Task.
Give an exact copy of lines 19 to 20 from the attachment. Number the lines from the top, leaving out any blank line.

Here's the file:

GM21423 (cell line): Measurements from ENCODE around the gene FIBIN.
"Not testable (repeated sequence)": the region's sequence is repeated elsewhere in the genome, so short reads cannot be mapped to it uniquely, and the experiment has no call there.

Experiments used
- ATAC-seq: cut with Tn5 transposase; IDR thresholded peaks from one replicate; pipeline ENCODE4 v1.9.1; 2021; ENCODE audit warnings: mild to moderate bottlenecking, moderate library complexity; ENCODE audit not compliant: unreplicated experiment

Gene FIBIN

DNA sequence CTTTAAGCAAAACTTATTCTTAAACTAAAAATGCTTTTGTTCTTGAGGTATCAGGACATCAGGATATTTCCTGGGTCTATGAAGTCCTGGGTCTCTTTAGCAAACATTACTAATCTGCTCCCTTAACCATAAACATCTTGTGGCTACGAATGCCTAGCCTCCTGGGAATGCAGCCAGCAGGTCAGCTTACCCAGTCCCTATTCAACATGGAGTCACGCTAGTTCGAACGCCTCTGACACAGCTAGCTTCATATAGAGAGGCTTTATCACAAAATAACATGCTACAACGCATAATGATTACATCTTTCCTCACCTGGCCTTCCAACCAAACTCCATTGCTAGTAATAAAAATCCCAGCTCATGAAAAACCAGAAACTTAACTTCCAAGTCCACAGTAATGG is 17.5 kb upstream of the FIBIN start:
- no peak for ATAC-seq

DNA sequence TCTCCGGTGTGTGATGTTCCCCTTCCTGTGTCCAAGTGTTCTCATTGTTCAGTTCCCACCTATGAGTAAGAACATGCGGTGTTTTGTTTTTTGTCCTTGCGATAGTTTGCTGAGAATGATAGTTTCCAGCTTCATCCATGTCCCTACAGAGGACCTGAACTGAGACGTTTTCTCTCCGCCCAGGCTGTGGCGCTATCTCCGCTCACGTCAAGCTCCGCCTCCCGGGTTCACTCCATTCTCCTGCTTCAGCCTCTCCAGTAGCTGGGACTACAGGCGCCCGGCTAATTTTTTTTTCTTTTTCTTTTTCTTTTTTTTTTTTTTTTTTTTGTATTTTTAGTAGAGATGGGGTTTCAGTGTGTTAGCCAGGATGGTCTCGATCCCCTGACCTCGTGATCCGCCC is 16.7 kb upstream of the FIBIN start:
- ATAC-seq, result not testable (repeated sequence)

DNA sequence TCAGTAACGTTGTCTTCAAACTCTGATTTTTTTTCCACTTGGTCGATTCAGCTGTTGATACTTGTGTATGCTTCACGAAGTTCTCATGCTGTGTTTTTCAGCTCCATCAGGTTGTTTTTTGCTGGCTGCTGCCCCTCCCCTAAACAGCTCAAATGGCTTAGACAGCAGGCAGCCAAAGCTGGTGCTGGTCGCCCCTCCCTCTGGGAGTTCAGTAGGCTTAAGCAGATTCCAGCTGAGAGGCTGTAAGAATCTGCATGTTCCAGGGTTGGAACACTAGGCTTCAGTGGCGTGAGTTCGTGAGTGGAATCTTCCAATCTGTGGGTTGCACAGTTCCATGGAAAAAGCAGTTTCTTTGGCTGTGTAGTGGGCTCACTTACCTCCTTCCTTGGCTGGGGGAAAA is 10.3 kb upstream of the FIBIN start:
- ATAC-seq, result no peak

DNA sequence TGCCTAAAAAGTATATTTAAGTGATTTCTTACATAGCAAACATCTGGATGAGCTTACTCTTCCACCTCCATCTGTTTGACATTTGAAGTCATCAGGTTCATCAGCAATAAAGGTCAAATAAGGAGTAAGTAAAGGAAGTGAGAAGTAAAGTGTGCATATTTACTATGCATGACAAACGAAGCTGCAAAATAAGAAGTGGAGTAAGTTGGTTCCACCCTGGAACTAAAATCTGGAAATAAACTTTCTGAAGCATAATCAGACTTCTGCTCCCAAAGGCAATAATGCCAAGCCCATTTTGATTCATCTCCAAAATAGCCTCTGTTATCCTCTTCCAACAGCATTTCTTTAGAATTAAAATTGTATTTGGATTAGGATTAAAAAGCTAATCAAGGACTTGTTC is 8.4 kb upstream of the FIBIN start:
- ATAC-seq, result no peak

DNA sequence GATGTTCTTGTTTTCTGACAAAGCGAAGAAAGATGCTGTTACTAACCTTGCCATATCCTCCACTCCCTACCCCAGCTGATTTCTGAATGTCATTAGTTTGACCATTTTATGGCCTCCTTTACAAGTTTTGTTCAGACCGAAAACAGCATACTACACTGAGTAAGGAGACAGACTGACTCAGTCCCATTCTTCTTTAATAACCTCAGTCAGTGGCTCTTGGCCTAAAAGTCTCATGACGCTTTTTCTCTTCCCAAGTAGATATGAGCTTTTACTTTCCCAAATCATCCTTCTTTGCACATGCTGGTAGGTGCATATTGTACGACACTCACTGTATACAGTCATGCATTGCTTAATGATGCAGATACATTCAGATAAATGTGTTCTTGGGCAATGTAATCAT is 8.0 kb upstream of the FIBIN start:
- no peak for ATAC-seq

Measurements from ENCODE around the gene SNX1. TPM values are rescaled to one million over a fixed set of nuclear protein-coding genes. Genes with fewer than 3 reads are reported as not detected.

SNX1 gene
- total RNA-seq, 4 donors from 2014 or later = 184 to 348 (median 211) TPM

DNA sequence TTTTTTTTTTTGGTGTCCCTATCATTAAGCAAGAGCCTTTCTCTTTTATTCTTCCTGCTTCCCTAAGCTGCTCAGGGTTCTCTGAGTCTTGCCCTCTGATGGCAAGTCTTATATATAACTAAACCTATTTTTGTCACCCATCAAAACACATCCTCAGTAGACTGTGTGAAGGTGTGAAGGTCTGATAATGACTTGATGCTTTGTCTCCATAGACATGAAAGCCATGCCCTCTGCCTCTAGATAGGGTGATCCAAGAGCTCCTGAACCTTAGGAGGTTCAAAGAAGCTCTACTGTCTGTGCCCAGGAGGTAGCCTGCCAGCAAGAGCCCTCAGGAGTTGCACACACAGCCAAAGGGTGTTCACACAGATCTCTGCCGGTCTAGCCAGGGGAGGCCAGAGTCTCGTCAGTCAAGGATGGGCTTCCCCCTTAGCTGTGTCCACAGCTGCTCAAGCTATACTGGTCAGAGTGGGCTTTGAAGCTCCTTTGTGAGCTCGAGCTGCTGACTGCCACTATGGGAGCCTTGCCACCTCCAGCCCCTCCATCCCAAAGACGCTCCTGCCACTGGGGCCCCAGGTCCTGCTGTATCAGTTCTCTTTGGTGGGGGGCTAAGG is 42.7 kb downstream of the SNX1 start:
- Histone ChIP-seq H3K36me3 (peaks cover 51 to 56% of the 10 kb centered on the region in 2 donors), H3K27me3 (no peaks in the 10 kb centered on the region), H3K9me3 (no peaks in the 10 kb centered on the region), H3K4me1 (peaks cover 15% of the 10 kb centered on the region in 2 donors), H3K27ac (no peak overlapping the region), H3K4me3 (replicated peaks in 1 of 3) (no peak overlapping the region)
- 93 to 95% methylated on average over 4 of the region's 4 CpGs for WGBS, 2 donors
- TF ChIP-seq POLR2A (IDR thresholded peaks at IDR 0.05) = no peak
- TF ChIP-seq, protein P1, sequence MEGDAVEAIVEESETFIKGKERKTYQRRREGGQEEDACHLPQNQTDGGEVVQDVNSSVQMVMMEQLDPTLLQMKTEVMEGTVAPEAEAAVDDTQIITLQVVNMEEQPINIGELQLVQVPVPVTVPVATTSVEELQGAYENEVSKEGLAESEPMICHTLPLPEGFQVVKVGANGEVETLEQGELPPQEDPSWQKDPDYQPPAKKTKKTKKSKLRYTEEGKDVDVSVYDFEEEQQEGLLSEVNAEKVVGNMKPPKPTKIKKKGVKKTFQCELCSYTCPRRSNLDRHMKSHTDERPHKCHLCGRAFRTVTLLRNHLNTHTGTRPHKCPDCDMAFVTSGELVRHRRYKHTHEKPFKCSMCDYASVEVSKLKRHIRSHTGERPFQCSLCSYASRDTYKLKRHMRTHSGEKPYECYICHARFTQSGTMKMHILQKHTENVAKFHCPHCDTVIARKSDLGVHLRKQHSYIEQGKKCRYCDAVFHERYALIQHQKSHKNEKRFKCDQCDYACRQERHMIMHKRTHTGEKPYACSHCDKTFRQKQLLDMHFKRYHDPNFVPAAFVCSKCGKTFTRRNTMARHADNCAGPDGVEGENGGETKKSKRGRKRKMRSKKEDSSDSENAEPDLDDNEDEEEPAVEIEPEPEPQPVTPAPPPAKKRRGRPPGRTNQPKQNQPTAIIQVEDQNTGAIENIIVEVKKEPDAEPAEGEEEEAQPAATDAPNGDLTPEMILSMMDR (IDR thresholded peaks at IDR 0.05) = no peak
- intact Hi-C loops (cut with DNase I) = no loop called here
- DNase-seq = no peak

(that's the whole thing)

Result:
DNA sequence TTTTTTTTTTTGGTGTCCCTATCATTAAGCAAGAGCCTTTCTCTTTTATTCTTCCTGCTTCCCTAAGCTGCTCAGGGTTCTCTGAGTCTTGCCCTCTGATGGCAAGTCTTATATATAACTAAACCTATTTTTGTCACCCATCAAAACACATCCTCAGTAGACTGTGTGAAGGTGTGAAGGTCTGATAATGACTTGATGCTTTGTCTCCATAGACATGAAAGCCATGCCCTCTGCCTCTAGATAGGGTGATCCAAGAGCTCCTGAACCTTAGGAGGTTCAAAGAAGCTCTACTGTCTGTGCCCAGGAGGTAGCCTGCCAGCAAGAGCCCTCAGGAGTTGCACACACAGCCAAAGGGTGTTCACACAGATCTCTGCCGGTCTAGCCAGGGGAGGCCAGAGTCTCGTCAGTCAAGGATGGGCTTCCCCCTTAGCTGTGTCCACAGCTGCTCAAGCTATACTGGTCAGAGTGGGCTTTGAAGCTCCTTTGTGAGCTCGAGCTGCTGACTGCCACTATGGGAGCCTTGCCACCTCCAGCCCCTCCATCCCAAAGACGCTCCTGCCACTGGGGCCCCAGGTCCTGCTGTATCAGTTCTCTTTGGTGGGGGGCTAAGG is 42.7 kb downstream of the SNX1 start:
- Histone ChIP-seq H3K36me3 (peaks cover 51 to 56% of the 10 kb centered on the region in 2 donors), H3K27me3 (no peaks in the 10 kb centered on the region), H3K9me3 (no peaks in the 10 kb centered on the region), H3K4me1 (peaks cover 15% of the 10 kb centered on the region in 2 donors), H3K27ac (no peak overlapping the region), H3K4me3 (replicated peaks in 1 of 3) (no peak overlapping the region)